By 2pm that afternoon, Melas had forced the French to retreat for two miles. Macdonell: “In the afternoon of that thundery summer’s day, the first Austrian wounded began to come in to Soult’s hospital with their stories of victory all along the line, and at 4 pm there was a terrible silence in the east.”
With the battle won, Melas, who was slightly wounded, handed over command to General Anton von Zach, and retired to Alessandria. Rumours shortly reached Paris that Bonaparte was probably dead and certainly finished.
But Desaix had arrived on the field at 3pm and breezily advised the First Consul: “This battle is completely lost, but it is only two o’clock [sic]; there is time to win another.”
Macdonell: “Auguste Marmont, commanding the guns, had fought furiously all day until he had only five pieces left. Five more were brought up from the reserve and Desaix had eight.”
The so-called (at least by me) Battle of Chicken Marengo began at 5 pm with a 20-minute bombardment by Marmont’s artillery. Bonaparte’s greatest achievement, the reform of the inquisitorial system, turned on what happened in a few minutes after 5.20 pm. Macdonell briskly reported:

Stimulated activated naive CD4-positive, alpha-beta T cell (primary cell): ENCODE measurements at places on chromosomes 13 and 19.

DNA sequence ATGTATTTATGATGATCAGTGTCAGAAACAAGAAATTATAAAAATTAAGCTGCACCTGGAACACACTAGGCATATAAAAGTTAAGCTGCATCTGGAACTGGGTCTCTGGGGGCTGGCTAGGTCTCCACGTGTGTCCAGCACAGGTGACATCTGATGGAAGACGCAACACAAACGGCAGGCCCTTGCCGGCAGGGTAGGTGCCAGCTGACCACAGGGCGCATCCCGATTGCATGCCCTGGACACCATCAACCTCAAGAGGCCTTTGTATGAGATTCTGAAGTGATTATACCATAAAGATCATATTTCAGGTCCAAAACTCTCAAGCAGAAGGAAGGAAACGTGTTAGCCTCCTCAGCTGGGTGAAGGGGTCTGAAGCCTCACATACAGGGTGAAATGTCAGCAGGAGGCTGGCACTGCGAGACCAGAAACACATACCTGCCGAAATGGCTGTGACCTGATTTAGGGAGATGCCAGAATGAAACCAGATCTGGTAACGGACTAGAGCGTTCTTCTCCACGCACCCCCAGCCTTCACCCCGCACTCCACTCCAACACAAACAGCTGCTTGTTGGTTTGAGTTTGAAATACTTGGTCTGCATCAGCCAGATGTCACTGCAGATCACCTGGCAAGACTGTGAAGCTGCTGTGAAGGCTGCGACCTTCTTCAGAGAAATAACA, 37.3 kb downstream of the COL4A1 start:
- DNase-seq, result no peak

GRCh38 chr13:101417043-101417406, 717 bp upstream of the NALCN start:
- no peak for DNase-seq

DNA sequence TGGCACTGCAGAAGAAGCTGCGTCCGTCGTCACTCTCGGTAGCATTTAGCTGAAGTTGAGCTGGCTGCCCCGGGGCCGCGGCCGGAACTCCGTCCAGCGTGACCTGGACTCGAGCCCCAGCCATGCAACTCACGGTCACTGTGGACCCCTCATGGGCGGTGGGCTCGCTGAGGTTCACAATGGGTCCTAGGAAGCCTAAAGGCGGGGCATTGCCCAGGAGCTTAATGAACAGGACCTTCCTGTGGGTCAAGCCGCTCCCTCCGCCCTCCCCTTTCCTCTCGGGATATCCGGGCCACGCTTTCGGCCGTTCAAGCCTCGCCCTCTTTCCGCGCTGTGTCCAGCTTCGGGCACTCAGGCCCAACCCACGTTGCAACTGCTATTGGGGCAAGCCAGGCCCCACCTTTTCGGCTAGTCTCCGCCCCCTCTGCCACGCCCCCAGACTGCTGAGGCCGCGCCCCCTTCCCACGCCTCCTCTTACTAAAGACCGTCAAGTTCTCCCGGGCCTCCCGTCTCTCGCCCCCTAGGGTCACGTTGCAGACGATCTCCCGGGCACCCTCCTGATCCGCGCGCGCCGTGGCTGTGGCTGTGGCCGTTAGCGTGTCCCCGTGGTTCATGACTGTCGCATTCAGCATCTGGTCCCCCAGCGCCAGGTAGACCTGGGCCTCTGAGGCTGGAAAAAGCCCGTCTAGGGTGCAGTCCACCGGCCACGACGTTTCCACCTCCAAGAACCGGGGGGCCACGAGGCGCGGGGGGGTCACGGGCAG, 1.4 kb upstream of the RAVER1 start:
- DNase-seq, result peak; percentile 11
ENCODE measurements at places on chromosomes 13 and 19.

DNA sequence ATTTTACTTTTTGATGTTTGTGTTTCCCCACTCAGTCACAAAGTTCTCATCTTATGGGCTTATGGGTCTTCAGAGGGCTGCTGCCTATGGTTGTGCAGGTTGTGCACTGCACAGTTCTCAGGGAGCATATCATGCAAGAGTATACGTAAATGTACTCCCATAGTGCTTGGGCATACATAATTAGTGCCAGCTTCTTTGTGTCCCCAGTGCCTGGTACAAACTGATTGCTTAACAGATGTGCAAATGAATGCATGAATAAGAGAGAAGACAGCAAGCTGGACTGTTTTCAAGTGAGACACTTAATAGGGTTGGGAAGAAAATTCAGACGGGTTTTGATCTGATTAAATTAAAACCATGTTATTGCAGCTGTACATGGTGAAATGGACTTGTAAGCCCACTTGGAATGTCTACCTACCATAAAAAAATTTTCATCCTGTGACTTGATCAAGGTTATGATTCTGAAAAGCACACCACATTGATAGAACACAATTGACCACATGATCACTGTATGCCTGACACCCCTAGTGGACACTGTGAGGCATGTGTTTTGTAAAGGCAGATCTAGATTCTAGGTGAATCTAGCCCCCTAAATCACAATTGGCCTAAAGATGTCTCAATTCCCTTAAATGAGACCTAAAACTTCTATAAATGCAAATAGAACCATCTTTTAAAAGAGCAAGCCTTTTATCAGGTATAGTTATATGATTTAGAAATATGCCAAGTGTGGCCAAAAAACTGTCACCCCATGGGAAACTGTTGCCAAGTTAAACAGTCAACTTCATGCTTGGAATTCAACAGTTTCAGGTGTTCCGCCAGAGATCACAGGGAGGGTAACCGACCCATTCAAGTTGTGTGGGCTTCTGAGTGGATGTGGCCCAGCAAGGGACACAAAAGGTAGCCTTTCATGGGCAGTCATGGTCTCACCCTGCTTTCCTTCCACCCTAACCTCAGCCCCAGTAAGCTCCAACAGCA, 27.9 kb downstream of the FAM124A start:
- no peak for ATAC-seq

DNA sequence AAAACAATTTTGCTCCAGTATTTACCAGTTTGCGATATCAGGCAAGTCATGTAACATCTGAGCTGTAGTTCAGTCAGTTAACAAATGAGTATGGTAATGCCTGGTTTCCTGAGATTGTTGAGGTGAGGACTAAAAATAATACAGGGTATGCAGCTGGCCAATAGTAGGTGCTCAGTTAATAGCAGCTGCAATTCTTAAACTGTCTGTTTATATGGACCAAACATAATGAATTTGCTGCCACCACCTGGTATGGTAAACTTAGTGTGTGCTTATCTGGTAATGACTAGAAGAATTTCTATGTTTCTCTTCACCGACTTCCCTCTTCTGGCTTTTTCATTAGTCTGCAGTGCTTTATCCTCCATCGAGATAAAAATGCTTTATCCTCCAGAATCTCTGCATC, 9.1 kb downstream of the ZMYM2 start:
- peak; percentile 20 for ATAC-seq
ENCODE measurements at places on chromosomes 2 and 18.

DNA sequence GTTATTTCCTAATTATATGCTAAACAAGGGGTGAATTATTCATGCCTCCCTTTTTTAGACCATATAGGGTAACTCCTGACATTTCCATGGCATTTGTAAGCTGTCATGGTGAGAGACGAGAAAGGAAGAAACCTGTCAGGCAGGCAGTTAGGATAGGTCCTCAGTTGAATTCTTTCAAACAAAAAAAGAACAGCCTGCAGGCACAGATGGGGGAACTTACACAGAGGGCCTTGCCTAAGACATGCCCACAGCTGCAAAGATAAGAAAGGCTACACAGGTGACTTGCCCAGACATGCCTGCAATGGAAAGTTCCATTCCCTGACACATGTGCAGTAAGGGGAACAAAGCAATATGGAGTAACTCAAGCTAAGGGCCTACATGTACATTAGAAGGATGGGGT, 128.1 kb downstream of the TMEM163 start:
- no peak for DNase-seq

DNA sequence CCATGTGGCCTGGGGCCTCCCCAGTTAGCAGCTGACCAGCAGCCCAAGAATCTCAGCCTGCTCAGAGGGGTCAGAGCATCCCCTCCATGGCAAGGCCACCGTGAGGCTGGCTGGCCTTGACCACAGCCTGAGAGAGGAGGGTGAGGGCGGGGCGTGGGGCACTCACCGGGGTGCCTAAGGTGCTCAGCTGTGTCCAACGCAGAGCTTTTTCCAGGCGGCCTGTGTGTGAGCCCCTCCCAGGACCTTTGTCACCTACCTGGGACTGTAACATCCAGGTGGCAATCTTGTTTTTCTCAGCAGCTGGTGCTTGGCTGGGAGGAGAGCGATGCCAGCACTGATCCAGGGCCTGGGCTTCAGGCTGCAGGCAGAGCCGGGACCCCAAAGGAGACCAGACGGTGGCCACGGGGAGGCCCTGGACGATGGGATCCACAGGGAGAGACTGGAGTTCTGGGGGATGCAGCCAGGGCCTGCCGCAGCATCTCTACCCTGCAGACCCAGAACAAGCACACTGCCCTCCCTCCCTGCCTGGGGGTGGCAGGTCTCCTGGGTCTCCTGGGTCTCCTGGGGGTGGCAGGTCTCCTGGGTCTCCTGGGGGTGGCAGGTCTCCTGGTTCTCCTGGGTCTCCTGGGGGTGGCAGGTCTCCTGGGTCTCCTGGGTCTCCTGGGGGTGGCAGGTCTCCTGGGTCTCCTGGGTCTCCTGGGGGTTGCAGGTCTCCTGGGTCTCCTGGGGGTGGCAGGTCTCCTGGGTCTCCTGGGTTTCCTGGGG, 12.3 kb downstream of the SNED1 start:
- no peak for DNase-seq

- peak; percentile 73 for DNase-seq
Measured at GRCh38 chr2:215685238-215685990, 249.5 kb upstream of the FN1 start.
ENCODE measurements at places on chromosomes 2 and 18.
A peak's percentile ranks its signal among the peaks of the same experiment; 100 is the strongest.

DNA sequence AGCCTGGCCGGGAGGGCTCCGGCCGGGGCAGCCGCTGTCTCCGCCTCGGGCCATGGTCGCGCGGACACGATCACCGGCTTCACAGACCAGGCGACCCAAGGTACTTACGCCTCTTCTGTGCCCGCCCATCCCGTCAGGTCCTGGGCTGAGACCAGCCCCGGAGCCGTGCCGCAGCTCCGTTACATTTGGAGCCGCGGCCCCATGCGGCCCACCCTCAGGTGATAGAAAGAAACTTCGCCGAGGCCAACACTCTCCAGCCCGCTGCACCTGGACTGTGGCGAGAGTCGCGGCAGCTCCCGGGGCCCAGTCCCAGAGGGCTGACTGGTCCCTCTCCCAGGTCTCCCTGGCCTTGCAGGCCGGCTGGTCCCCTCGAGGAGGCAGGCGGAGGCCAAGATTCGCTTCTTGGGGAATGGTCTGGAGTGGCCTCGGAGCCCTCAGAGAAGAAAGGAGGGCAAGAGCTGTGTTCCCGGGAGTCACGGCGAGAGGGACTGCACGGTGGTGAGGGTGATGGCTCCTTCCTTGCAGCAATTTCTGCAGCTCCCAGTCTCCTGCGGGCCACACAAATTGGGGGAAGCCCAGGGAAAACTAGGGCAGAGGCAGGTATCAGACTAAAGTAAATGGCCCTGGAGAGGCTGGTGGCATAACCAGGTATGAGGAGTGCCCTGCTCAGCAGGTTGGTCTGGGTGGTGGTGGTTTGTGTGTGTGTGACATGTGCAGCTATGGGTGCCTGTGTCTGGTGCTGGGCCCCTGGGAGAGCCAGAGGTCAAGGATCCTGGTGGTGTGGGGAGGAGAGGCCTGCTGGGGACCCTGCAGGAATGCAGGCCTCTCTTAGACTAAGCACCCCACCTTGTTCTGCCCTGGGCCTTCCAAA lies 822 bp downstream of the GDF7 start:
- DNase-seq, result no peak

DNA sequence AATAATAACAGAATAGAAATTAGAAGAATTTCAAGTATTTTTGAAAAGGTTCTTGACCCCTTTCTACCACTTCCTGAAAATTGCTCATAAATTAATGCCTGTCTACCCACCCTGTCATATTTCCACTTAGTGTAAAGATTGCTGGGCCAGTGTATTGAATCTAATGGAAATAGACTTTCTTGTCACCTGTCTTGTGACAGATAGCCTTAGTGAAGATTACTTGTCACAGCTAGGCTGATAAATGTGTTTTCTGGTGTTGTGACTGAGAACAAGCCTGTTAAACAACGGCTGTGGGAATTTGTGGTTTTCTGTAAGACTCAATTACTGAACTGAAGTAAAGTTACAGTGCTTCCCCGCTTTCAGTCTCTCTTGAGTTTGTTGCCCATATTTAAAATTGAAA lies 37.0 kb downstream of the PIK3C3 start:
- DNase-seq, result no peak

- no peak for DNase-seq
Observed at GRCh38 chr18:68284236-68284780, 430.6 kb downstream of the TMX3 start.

The French counter-attack was, by chance, one of the most perfectly timed tactical operations by combined infantry, artillery, and cavalry in the whole history of warfare … Suddenly, through the dense smoke, [Marmont] saw, not 50 yards in front, a battalion of Austrian Grenadiers advancing in perfect formation to counter the counter-attack, and some of Desaix‘s men were tumbling back in confusion. Marmont, whatever his faults might be, was a quick thinker, and he unlimbered his four guns and fired four rounds of canister at point-blank range into the compact battalion, and at that precise moment, while the Austrians were staggering under the blow and an Austrian ammunition-wagon was exploding with a monstrous detonation, Desaix went forward with a shout [and was killed by a bullet to his head], and young [Francois] Kellermann, son of old Valmy [Francois Christophe] Kellermann, came thundering down on the flank, through the mulberry trees and the tall luxuriant vines, with a handful of heavy cavalry. A minute earlier, or three minutes later, and the thing could not have succeeded, but the timing was perfect, and North Italy was recovered in that moment for the French Republic … at eight o’clock … the Austrian surgeons came rushing to their distinguished guest [Soult] with the news of the utter rout of their men.